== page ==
## First Class Publication

Fifty-six pages, illustrated with line drawings. Hard bound with coloured dust jacket.

£6.50 U.K., £7 Europe, \$18 U.S.A. Air Mail. Post Paid. Send for a signed copy to:— ANDREW GALLOWAY 14 Bellevue Crescent Ayr, Scotland.

particularly to the beginner, who will, for the first time, have access to the real secret enabling him to perform basic sleights in an undetectable manner. Even the most enlightened card worker will find considerable food for thought in this chapter.

In Part 2 the author gives his personal methods for twelve effects. The object of this chapter is to provide further examples of how misdirection is utilised in each trick. In short you are told exactly HOW TO DO the tricks in a way that will ensure that ' everything you do will appear ordinary ' thus ensuring that the result will be ' extra-ordinary.' That is magic.

To sum up. It is my personal opinion that ' Diverting Card Magic ' is one of the most important textbooks on cards ever to appear."

The method depends on an old and obscure mathematical force, combined with a classic psychological force. If the procedure outlined above (tripling, adding, and dividing) is followed, it will guarantee a result of 37. Happily enough, 37 is also the target of a tested psychological procedure.

When the second spectator confesses ignorance as to the first participant's number, the performer says, "Don't feel bad — after all, you are new to this sort of thing. I will give you a little help. . . It is a two-digit number, less than fifty. Both digits are odd, and they are not the same. Please write down your guess. . ." Given these conditions, the spectator is far more restricted than it would appear. In fact, there are only seven answers that will meet the restrictions: 13, 15, 17, 19, 31, 35, and 37. Of these, it is a psychological likelihood of overwhelming percentage that the spectator will choose 37. In this event, of course, you have a perfect three-way match, and can make the most of it.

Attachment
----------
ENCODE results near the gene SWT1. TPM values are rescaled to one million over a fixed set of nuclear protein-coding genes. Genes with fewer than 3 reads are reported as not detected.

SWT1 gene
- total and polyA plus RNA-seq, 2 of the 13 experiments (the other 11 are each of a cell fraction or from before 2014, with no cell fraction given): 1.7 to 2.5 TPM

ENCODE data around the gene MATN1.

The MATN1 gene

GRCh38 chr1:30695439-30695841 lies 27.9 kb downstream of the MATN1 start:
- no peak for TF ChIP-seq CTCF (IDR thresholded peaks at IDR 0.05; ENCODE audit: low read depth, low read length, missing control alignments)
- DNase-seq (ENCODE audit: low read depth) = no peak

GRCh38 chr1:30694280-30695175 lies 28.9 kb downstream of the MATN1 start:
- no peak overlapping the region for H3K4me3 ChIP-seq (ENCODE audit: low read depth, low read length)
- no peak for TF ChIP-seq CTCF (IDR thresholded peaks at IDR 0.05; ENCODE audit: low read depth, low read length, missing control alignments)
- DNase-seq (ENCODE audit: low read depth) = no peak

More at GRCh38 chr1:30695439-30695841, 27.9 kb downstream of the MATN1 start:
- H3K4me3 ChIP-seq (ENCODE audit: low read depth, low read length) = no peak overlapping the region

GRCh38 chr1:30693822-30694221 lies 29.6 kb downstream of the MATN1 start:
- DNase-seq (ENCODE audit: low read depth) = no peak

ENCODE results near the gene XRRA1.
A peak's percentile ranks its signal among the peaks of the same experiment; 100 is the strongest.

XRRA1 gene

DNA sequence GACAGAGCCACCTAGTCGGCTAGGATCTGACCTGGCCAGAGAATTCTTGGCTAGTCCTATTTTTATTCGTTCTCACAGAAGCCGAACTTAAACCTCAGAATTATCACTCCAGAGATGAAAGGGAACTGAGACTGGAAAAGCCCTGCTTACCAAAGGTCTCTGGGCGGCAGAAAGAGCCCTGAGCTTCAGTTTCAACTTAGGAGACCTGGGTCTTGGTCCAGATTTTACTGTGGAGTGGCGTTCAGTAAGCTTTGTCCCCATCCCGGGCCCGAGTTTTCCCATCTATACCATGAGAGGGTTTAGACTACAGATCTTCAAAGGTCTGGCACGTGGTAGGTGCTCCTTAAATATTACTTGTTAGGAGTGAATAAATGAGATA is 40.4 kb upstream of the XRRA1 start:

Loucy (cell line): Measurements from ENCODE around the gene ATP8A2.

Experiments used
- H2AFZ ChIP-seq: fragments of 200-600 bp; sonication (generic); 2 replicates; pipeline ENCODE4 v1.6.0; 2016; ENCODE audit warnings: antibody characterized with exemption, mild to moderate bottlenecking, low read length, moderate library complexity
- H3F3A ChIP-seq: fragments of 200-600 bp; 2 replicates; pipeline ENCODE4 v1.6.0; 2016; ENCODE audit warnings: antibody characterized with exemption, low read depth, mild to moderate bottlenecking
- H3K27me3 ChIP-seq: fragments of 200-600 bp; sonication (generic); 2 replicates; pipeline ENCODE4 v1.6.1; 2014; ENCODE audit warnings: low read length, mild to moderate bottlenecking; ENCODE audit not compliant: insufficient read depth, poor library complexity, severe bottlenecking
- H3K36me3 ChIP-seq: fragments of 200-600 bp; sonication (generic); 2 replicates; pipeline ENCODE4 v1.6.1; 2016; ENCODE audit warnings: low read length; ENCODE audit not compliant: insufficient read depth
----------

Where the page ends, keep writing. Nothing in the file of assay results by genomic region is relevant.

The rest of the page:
Should the second spectator write down a different number, do not despair. If 35 is chosen (and this is the second most likely case), you can congratulate the spectator on making such a remarkably "close" guess. Similarly, should 31, 13 or 17 be chosen, you can point out that the spectator "received" one correct digit, a significant accomplishment for a first-time experimenter. . .

Should 15 be chosen — and this is entirely unlikely — you will simply observe that mentalism is quite difficult, as proven by the lack of success of the spectator — as opposed to your own perfect results!

Again, the technical basis of this routine is quite simple, but I assure you that the presentation is not. It depends on your building the idea in the minds of the spectators that they are witnessing something impossible — rather than something "cute".